Why is it important to stay connected later in life?

Meaning, purpose and connectedness is integral to quality of life.

“The World Health Organisation views spirituality as inextricably linked to quality of life”.

Numerous studies demonstrate that spirituality is significant for older people, including reduced loneliness, improved mental health and resilience in ageing. Just a few examples:

  • self-reported spirituality was the strongest predictor of Adjustment to Ageing (AtA) (von Humbolt et al 2014),
  • spiritual support (both religious and nonreligious) is a vital factor in well-being and quality of life at end of life (Nichols 2013),
  • spiritual beliefs can affect the strategies people use to cope with illness (George, Koenig & McCullough, 2000; Williams & Sternthal, 2007),
  • religious involvement and spirituality are associated with better health outcomes including greater longevity, coping skills, health-related quality of life, and less anxiety, depression and suicide (Mueller, Plevak and Rummans 2001),
  • spirituality is related to lower anxiety about ageing and increased positive health and well-being outcomes amongst baby boomers. It can buffer the effects of experiencing significant life events (MacKinlay and Burns 2017),
  • elderly people in residential care with a healthy spiritual life are less likely to be depressed than those who have an empty life or occupy themselves with activities (Fleming 2002), and
  • spirituality can influence older adults’ experience and perception of life events, leading to a more positive appraisal of these events as meaningful (Cowlishaw, Niele, Teshuva, Browning and Kendig 2013).

What are the benefits of the inclusion of spiritual care?

Research by experts have found that including spiritual care can relieve depression and anxiety (Oh & Kim 2012). Also:

  • group spiritual reminiscence offered mutual support between group members, sharing in a trusting environment, and new friendships (MacKinlay 2006),
  • family ratings of care provided to those in long term care at end of life were higher for those who received spiritual support or spiritual care, compared with those who had not (Daaleman, Williams, Hamilton & Zimmerman 2008),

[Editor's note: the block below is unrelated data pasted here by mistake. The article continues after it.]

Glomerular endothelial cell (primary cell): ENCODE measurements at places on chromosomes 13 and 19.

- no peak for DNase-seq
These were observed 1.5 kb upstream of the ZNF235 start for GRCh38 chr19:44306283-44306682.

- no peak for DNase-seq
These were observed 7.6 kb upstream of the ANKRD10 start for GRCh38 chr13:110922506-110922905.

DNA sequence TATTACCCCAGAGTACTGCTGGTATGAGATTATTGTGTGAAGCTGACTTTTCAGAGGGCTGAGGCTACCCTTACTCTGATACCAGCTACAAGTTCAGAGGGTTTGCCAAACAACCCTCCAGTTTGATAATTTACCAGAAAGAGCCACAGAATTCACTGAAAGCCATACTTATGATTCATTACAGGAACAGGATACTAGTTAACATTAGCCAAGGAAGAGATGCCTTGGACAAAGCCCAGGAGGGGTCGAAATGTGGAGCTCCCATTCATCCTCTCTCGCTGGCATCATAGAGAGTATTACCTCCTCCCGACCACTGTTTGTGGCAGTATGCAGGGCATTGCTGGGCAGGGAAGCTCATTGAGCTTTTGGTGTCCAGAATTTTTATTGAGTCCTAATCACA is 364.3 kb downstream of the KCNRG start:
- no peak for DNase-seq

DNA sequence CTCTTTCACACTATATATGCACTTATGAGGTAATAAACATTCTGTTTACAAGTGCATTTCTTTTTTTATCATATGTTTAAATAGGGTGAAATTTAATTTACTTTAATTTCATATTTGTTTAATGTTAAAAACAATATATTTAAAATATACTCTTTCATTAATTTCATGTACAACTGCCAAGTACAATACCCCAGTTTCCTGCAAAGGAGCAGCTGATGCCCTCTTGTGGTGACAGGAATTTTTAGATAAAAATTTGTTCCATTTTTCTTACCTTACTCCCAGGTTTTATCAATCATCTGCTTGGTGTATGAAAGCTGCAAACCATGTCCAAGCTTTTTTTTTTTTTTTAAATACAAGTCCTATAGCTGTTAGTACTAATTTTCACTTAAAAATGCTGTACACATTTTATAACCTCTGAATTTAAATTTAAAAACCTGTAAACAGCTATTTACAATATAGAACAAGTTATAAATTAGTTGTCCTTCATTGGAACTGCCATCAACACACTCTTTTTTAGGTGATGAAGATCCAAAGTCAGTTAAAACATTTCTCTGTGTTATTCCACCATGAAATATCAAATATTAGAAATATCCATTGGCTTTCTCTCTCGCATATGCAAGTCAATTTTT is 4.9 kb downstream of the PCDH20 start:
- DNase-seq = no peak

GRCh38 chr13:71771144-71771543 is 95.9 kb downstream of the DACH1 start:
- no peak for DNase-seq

• people had a sense of feeling unique and cared for, and others felt stronger to cope following spiritual care interventions (Narayanasamy & Owens 2000), and
  • a systematic review of research exploring dignity therapy, a type of spiritual care, for terminally ill patients found that dignity therapy improved the sense of meaning and purpose, will to live, utility, quality of life, dignity and family appreciation in studies with a higher level of evidence (Donato, Matuoka, Yamashita & Salvetti (2016).

Full references are all available on the Meaningful Ageing Australia website.

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How Malinka is enjoying life

Since experiencing spiritual care in action Malinka has enjoyed a greater quality of life.

Staff have processes where they spend time understanding more about what really matters to Malinka. The carers take a moment to talk with her whilst they support her with dressing and showering. The kinds of activities and groups she is invited to are connected to what has meaning for her. Malinka has always loved gardens. She has been introduced to other people who love gardens and asked to help make decisions about what kinds of plants should be grown on the property. She has been visited by a new kind of staff member who is really good at listening, and interested in Malinka’s long life story, including exploring her beliefs and values. They have even talked about what she is afraid of. Many people think that accepting aged care means they are on the path into invisibility and dependence but in fact with the right care, you can feel more alive than you did before.